Longford/Westmeath Fianna Fáil Spokesperson on Business, Enterprise and Innovation, Deputy Robert Troy, has said it makes no sense that employers cannot avail of the COVID-19 wage subsidy scheme if they submitted payroll returns late.
Deputy Troy made the comments as Revenue are rejecting applications to the COVID-19 Wage Subsidy Scheme based on payroll returns for January or February being submitted late. He said there needs to be flexibility shown to tax compliant companies who did not submit payroll returns before the arbitrary date but can easily demonstrate their claim.
“The whole point of the COVID-19 wage subsidy scheme is to maintain employment. Employers supported by the Government scheme are encouraged to keep employees on the books and off the live register.
“The Minister has put a lot of her energy into urging businesses to avail of this scheme rather than let employees go or lay them off temporarily. So, telling tax compliant businesses, who were even a day late in submitting their payroll returns for January or February, that they cannot apply for it is nonsense.
“There could be any number of genuine reasons why a company was delayed in submitting their payroll returns. It can be easily verified through bank statements, payslips, or employees’ records from previous months.
“Having spoken with a number of businesses I know that this is an issue across the board and the fact that there is no channel to appeal Revenues decision is causing huge stress to companies and their employees.
“The Minister needs to direct Revenue to show some flexibility here. We want to keep people in employment so there shouldn’t be roadblocks put in the way of doing so,” Deputy Troy asserted.
Meanwhile, Deputy Troy has urged Minister for Finance, Paschal Donohoe, to take a “hands on” approach with regard to the insurance industry to ensure that they meet their commitments to their customers.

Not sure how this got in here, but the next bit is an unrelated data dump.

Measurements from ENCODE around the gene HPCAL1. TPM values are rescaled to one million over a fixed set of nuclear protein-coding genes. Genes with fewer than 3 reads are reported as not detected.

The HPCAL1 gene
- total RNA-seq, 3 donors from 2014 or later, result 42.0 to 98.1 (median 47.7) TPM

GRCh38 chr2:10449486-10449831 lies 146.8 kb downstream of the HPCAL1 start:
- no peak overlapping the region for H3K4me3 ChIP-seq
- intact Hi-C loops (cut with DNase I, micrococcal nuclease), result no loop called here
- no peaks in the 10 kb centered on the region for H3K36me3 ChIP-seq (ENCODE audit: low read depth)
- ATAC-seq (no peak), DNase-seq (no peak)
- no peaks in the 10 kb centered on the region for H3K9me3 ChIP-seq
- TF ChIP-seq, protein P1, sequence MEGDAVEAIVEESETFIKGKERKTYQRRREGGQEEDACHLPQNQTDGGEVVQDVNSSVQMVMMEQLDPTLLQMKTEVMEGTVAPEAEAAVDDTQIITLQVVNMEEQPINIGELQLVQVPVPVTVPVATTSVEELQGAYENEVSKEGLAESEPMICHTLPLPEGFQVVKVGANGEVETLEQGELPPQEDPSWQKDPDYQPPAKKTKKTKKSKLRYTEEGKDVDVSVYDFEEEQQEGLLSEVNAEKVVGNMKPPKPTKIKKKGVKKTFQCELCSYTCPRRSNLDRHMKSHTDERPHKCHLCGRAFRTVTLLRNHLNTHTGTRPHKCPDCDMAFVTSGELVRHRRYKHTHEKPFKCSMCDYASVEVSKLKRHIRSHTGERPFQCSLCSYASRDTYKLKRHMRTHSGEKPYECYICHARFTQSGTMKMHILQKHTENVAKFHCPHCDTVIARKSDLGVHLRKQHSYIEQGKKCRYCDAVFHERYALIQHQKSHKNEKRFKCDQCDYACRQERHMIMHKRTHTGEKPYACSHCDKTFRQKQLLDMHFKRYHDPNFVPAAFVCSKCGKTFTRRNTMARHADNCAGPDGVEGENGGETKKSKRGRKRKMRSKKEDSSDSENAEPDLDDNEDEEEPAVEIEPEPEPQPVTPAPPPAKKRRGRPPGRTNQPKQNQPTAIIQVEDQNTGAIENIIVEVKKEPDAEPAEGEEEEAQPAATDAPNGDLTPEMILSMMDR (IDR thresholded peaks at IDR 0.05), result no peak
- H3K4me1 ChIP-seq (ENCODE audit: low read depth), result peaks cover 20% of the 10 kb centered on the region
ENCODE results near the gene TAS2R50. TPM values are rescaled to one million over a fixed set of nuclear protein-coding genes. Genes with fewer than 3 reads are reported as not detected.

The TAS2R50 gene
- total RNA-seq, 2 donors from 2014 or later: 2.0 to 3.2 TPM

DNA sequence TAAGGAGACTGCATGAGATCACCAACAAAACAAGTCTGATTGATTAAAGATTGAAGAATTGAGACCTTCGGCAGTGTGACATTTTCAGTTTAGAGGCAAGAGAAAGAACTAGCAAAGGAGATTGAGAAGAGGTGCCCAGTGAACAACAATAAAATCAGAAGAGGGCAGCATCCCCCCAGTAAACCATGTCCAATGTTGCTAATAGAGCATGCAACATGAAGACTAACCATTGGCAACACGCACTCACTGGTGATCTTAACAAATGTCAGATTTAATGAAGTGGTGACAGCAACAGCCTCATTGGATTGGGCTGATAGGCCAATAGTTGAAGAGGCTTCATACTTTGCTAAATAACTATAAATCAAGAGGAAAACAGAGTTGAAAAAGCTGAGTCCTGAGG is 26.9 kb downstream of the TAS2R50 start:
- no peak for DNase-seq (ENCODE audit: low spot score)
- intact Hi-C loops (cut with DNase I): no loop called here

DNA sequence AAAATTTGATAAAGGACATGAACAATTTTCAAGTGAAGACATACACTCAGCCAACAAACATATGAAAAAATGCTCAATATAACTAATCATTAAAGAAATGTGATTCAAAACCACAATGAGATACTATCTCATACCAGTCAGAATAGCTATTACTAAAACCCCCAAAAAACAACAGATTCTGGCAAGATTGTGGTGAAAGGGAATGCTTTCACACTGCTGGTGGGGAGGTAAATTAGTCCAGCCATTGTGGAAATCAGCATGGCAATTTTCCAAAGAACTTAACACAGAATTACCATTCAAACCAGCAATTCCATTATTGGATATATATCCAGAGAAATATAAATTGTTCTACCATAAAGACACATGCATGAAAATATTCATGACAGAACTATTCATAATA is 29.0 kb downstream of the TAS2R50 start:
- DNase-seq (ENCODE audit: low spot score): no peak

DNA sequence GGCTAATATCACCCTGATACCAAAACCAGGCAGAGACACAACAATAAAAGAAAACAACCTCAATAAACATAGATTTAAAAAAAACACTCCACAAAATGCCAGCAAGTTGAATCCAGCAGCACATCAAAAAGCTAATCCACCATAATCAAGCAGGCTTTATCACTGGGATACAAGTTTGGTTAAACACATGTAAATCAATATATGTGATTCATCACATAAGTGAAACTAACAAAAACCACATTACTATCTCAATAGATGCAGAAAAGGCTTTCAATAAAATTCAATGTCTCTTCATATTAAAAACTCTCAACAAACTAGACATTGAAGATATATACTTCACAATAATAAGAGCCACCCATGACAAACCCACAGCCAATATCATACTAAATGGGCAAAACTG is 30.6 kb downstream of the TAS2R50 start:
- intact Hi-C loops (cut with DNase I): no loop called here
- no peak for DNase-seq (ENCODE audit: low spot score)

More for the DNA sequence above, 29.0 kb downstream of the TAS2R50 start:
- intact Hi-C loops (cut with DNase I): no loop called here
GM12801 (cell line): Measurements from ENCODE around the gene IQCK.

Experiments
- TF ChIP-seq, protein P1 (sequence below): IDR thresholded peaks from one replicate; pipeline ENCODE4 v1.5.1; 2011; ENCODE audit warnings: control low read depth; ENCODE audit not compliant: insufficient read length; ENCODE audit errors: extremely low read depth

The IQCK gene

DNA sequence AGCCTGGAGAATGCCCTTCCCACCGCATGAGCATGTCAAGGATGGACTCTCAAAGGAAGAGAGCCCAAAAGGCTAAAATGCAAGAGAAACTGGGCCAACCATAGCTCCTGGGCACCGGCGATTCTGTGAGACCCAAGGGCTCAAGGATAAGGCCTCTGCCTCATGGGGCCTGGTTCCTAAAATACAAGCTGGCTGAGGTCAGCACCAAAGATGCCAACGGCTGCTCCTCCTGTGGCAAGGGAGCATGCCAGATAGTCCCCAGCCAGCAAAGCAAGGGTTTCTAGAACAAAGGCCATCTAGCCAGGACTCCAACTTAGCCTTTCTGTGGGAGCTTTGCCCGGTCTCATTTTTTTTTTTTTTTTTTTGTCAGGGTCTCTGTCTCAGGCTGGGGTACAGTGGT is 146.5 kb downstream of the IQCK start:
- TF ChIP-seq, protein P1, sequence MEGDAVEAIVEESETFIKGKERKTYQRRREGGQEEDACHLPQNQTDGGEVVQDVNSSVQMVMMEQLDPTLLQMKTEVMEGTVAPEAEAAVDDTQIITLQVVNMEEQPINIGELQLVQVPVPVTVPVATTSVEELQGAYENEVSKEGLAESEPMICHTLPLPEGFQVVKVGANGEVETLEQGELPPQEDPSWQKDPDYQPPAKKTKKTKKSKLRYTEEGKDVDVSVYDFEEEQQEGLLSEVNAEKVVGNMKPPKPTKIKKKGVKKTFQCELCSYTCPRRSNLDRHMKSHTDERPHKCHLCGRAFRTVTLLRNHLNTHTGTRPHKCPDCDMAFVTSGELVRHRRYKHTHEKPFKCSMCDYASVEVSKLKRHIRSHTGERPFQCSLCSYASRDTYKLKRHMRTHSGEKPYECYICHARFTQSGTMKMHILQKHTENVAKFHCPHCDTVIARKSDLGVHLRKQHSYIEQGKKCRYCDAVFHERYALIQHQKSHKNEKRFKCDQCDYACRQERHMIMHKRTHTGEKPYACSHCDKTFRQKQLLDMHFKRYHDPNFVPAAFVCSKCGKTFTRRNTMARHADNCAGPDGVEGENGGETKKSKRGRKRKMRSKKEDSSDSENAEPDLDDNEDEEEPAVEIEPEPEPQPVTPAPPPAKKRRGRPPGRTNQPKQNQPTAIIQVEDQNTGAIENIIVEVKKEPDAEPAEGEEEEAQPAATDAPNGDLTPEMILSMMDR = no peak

Deputy Troy also called upon Minister Donohoe to meet the CEOs of each of the major insurance companies as a matter of priority and impress on them the need to honour legitimate business interruption claims.
“The fact that Minister Donohoe has not yet met with the CEOs is a further demonstration of the lack of urgency with which this issue is being treated.
“Now is not the time for a ‘soft touch’ approach. The insurance companies have clearly demonstrated that they cannot be trusted to implement relief for their customers without oversight.
“Their reputation is such that Insurance Ireland is in the process of designing an activity tracker, which will log the supports that are being given to customers. This data will be used to give oversight as to who is reducing premiums, extending deadlines for renewals and maintaining cover. The fact that this level of hand holding is necessary just goes to show that the Department recognises the incompetence of the insurance industry.
“Major resistance is still being shown by insurance companies when it comes to legitimate business interruption policies. The Minister must step in and if insurers continue to be impervious to his requests, legislative changes will have to be considered,” Deputy Troy asserted.